A Look Back at World Wars I & II
Index of Photographs Obtained from the National Archives
Signal Corps and War Department Collections
Us Old Men - History is always written from the viewpoints of the
leaders. And increasingly, in our age, war leaders do not get shot
at with any serious consistency. Leaders make momentous, world-encompassing,
historical decisions. It is your average anonymous soldier, or pilot,
or naval gunnery rating who has to carry them out on the ground.
Where there is often a vast difference between grandiose logic and
plans and what takes place on the terrain. What it is that makes
a man go out into dangerous places and get himself shot at with
increasing consistency until finally he dies, is an interesting
subject for speculation. And an interesting study. One might entitle
it, THE EVOLUTION OF A SOLDIER. - James Jones, WWII: A Chronicle
of Soldiering (Grosset & Dunlap Publishers, New York, 1975).
World War I
to France - Good bye Girlie
gun set up in railroad shop. Company A, Ninth Machine Gun Battalion.
Chateau Thierry, France. War Department, Office of the Chief Signal
Officer. Photographer Private J. E. Gibbon - 06/07/1918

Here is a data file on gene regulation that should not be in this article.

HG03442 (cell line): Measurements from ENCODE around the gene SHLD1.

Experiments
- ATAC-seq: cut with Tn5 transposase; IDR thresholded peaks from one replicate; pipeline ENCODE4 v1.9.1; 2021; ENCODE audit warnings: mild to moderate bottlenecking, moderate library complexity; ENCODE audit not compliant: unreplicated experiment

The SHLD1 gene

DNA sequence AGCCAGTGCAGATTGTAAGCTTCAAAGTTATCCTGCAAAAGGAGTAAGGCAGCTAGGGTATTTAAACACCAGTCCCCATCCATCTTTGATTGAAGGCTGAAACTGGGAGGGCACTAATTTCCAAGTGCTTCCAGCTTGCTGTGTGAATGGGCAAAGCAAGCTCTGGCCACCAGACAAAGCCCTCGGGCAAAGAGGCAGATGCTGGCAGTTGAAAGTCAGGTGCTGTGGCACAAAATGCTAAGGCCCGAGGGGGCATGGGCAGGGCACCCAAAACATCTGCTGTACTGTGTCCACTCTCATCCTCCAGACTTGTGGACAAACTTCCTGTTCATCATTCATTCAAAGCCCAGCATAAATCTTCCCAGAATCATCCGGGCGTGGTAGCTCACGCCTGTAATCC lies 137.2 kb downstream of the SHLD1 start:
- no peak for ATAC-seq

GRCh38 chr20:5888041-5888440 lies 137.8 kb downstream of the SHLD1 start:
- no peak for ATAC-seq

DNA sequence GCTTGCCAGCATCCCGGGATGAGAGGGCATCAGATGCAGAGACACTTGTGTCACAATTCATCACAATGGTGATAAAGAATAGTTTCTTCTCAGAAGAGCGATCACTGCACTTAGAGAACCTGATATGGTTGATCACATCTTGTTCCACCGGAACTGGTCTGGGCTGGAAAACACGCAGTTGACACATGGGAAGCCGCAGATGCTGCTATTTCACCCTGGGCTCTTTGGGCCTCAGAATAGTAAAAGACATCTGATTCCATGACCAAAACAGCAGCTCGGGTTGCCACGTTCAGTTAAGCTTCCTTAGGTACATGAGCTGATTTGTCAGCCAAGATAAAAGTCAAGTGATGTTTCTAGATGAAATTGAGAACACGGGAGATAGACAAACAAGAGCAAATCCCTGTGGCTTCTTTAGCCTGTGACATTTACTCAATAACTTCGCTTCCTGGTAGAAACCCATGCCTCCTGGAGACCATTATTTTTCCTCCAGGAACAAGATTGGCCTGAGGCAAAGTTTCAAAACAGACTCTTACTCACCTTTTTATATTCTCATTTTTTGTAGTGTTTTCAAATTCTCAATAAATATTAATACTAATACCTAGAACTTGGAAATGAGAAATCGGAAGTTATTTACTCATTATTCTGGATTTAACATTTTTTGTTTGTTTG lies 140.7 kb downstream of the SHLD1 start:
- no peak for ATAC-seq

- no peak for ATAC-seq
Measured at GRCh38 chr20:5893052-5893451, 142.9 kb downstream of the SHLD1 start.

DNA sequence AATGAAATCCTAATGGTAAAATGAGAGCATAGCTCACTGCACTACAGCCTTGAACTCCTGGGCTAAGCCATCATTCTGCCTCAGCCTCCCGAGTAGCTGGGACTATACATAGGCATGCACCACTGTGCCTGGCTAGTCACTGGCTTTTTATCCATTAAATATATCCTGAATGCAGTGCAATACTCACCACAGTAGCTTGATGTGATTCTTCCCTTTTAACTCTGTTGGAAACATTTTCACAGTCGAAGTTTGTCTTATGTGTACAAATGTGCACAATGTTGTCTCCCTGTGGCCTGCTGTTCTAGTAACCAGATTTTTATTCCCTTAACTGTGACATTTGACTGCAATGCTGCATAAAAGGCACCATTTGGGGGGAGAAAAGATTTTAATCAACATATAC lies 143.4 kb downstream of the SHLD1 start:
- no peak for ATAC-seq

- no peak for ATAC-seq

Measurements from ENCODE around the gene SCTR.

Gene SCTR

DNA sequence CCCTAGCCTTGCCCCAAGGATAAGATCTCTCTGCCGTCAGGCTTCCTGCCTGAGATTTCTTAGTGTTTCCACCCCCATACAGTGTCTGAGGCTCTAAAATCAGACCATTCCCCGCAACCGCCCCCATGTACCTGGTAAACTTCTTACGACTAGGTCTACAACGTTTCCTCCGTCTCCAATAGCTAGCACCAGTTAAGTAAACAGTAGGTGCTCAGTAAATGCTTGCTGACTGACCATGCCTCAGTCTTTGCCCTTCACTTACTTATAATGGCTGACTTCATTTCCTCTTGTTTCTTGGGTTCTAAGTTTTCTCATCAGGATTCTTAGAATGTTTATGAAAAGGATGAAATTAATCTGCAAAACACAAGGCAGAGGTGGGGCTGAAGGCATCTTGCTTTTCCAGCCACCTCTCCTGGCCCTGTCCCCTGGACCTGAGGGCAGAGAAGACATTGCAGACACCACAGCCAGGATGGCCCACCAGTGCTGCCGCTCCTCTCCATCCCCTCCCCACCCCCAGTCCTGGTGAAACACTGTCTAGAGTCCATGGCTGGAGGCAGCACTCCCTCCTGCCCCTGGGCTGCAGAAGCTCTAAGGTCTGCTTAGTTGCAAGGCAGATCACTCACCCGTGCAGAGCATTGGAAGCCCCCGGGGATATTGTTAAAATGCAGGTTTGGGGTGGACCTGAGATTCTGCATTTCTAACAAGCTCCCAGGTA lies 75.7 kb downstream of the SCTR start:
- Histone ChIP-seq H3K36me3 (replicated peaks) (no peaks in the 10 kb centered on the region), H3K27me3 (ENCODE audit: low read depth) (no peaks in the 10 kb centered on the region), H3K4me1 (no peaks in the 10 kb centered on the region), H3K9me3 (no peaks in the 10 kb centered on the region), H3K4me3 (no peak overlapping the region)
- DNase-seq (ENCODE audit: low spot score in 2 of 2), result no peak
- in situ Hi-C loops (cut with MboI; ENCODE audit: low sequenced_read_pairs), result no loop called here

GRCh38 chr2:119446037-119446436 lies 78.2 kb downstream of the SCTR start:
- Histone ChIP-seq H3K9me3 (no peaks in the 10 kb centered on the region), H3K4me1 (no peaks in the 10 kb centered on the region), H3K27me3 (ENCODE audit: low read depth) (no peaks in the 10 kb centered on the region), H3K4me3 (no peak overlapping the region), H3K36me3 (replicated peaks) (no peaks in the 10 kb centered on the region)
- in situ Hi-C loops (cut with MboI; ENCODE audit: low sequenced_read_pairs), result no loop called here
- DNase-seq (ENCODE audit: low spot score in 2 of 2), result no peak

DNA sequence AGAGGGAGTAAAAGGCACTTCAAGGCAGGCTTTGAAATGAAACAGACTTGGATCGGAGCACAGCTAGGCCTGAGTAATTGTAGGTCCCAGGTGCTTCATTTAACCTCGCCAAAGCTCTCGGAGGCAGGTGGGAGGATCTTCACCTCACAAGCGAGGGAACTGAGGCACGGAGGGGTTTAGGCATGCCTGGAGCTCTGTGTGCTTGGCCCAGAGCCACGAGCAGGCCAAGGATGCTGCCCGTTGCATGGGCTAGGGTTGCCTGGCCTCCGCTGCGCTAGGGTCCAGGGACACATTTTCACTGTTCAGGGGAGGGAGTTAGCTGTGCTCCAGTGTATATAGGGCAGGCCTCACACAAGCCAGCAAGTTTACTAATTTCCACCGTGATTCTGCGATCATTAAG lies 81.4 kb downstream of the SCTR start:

Troops at Hill 204, Belleau Woods
Colonel R. D. Garrett, chief signal officer, 42nd Division, testing
a telephone left behind by the Germans in the hasty retreat from the
salient of St. Mihiel. Essey, France.
Corporal R. H. Ingleston - 09/19/1918
Office of the Chief Signal Officer
War Department, Still Picture Branch
National Archives at College Park, 8601 Adelphi Road, College Park,
being mustered out at Camp Dix, New Jersey" By Underwood and Underwood,
1918 National Archives and Records Administration, Records of the War
Department General and Special Staffs (165-WW-139C-3)
Donovan and staff of 165th Infantry, passing under the Victory Arch,
New York City, 1919. (War Department).
World War II
of the 4th U.S. Infantry Division look at the Eiffel Tower in Paris,
after the French capital had been liberated on August 25, 1944. Photographer
John Downey - 08/25/44. (Office of War Information)
British liner, QUEEN MARY, arrives in New York Harbor,
June 20, 1945, with thousands of U.S. troops from European battles.
Reunion and 50th Anniversary Tour of Europe
River and Meurcy Farm World War I Battlefield Tour
Army Recruiting Service Advertisement
People at War (Pictures of World War II) - National Archives and Records
University Library World War II Resources
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Page Updated: December 17, 2004